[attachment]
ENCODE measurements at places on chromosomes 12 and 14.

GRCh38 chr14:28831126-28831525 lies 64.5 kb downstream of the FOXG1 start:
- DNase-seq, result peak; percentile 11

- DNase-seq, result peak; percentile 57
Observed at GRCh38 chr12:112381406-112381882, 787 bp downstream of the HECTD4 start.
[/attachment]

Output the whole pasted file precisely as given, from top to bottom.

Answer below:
ENCODE measurements at places on chromosomes 12 and 14.

GRCh38 chr14:28831126-28831525 lies 64.5 kb downstream of the FOXG1 start:
- DNase-seq, result peak; percentile 11

- DNase-seq, result peak; percentile 57
Observed at GRCh38 chr12:112381406-112381882, 787 bp downstream of the HECTD4 start.